We’ve often pondered on the quality of our life after retirement. With the busy days we keep, how can we function when all the appointments, meetings and desk reports fade as we near the golden years. Tami Heim, President and CEO of Christian Leadership Alliance, shares with us this insightful article as a guide to our future productive years.
Many things become more beautiful with time and use. Age refines and ultimately transforms them into something of inestimable value. Purified by testing and trials, they contribute much more than when they first existed.
We see this pattern repeat itself over and over again in life. When we discover it, we recognize the rhythm of God in it.
Enriched by time
The rich sound and tone from a well-used Stradivarius violin takes our breath away, especially those with a trained ear. Without use, however, it is said that even this magnificent violin goes to sleep. Keen observers say that its tone dies. The violin sounds sleepy. But, if the instrument is played regularly, it can gradually wake up. The sound becomes more beautiful with use and time.
I ache when I think of the brevity of life. What would happen should I fall asleep? What opportunity would I miss to serve my Master? I know I am His workmanship and long to do every good work He planned for me (see Ephesians 2:10). I know that all my experiences in life were not just for me, but also for the profit of all (see 1 Corinthians 12:7). And I’ve learned that when I don’t make the most of those opportunities, I miss out. My tone sounds sleepy.
The best is yet to come
Four decades ago I gave my life to Jesus Christ. I determined that I didn’t want to live another day without Him at the center. That decision led me to the hardest of places. God perfected and pruned me to soften my heart, break my spirit, and increase my dependence on Him alone.
Just like the violin, once in the hands of the Master, my life started to produce music. With more use and time in His hands, my life filled with beauty, joy, and pleasure (see Psalm 16:11).
In the later seasons of life, we are tempted to opt-out, slow down, and indulge in setting our own agendas. It’s easy to justify it after years of hard work and sacrifice. It’s enticing to kick back and claim ownership over the time we think we have left. But I believe there is a better choice. We can choose to strip down and run even harder the race before us, with our eyes on the prize of Jesus Christ (see Hebrews 12:1-2). I believe God’s best work in us and through us is planned for us in the days we are closest to home.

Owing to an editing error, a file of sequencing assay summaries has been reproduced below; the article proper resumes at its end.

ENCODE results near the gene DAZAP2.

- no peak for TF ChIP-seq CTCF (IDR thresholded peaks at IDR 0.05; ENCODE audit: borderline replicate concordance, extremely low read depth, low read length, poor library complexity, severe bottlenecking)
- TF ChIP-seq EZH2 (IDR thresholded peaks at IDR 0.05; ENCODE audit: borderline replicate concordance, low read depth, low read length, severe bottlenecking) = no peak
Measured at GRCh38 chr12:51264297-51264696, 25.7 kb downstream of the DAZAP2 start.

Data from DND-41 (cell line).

Hunter S. Thompson wrote in his book, The Proud Highway: Saga of a Desperate Southern Gentleman, “Life should not be a journey to the grave with the intention of arriving safely in a pretty and well-preserved body, but rather to skid in broadside in a cloud of smoke, thoroughly used up, totally worn out, and loudly proclaiming, ‘Wow! What a Ride!’” While Thompson’s life and example were not one guided by faith, I can easily adapt his sentiment. That’s how I want to finish and fall into the arms of Jesus.
Paul’s admonition to life after retirement
In Paul’s second letter to Timothy, he instructs Timothy on what is necessary to remain useful. Paul’s message is timeless, relevant and meaningful for every season of life. As you look to steward well your experience and to put to work the wisdom you’ve gained, consider four imperatives (see 2 Timothy 2:22-26).
1. Flee Youthful Passions. Let go of the desires that filled your mind in your youth. They will tempt you now if you give them space. Possessions, position, wealth, celebrity and success are fleeting. Remember what He has for you is so much more than all of these.
2. Pursue Holiness. Wholeheartedly pursue righteousness, faith, love, and peace. Run hard with like-minded people and call on God from a pure heart. Slowing down is not an option in His plan.
3. Reject Controversies. Ignore the silly and useless debates that work to consume you and end in senseless or hurtful division. Instead, be an agent of gentleness, and keep your focus on the one true thing that is the only thing that matters.
4. Trust God. Choose each day to put your heart on the altar to be altered. Sacrifice selfish desires and get ready for service. Don’t ever opt-out and miss what is the good and acceptable will of God for you (see Romans 12:1-2). As pastor Robby Gallaty often exhorts, “The gospel came to you on its way to someone else.” Every day is a gift loaded with new opportunities for faithfulness.
Trusting His hands, life after retirement
I give thanks for how God decided to use my husband and me on the other side of fifty. We said “Yes, God” to illogical career shifts, unlikely moves, third-world mission trips, and international adoption. Our ministry service has puzzled some around us, but in obedience, we have come to know indescribable joy. He’s done “immeasurably more” than we could imagine (Ephesians 3:20).
Does this mean that life has been easy? No way! But we would not trade a day of it. And now, as we enter our sixties and beyond, we hope the sound of our lives becomes more beautiful with use and time in the hands and service of our Master.
This article was first published by ChristianSuper.
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